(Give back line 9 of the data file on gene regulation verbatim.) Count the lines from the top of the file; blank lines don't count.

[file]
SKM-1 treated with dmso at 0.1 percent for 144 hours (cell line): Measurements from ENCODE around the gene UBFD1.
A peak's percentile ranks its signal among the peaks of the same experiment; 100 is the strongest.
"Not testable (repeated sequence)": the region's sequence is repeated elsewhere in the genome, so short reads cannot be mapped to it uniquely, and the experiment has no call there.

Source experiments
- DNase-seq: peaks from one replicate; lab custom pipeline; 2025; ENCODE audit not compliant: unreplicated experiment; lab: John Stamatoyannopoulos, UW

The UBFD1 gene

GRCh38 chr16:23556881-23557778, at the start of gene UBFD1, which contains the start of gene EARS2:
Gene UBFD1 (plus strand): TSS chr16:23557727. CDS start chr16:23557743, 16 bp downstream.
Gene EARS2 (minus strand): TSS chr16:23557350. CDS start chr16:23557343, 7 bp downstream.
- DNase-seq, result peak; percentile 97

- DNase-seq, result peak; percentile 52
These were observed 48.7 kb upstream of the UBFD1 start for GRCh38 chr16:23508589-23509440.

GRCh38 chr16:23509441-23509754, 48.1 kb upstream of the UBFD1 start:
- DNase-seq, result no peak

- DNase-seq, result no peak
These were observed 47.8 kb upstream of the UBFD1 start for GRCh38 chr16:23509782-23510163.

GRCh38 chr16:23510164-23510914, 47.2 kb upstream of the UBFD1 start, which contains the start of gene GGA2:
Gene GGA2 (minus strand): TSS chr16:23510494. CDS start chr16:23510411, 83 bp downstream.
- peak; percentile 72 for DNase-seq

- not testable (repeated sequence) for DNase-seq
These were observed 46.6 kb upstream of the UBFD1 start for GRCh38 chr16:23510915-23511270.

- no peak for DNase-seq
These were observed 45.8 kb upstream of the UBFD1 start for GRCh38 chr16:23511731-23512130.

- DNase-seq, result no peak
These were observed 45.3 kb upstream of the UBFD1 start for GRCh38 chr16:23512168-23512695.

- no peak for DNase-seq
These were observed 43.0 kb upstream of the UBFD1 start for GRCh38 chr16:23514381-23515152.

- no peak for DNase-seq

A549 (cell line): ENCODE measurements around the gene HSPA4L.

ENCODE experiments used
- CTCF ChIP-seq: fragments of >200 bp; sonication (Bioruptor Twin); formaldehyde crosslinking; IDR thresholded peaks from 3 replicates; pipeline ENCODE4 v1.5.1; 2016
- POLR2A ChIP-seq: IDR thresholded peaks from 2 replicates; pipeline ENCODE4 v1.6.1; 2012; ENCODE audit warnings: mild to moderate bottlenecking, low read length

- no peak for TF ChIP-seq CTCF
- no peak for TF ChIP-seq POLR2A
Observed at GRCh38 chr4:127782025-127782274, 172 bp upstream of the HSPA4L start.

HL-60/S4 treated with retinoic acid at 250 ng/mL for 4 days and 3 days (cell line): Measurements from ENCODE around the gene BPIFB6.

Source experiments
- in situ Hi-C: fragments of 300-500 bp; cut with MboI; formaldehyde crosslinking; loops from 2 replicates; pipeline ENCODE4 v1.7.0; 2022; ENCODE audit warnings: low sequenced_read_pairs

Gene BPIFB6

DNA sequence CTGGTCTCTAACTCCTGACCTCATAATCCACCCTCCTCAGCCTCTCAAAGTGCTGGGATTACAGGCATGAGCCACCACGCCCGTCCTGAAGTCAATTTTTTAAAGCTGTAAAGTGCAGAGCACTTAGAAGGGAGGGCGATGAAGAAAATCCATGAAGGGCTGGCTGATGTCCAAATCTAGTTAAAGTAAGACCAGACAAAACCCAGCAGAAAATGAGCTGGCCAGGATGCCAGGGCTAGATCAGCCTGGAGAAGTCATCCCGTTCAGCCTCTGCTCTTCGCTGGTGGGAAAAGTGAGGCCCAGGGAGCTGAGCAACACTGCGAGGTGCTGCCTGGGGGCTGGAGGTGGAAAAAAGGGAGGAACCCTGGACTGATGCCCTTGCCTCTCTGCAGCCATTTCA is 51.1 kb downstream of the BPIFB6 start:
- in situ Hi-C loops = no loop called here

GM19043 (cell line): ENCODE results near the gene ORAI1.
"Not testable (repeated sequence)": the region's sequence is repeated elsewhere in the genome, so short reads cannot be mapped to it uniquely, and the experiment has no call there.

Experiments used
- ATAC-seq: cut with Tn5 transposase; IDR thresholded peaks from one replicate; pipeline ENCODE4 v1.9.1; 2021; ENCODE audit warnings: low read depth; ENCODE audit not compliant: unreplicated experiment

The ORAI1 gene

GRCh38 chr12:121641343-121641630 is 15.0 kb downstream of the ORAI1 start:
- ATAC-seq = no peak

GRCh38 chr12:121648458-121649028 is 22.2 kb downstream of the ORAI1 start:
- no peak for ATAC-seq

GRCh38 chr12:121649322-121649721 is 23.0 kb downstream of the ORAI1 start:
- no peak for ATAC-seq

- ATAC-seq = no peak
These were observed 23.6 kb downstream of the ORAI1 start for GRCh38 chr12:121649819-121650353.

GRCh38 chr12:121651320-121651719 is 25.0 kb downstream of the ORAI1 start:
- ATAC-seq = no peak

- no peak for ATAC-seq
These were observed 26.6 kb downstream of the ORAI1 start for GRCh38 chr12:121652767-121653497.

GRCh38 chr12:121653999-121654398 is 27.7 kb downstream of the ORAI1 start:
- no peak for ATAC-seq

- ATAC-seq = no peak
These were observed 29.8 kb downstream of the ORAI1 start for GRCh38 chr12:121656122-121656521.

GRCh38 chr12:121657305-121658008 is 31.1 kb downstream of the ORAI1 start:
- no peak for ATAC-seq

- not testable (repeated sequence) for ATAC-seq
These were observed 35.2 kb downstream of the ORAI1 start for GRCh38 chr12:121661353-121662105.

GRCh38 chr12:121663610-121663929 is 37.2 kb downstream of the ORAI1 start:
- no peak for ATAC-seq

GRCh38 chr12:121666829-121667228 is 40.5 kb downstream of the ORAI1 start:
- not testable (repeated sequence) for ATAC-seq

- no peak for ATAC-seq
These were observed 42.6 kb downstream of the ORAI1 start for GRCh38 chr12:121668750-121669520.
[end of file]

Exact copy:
Gene EARS2 (minus strand): TSS chr16:23557350. CDS start chr16:23557343, 7 bp downstream.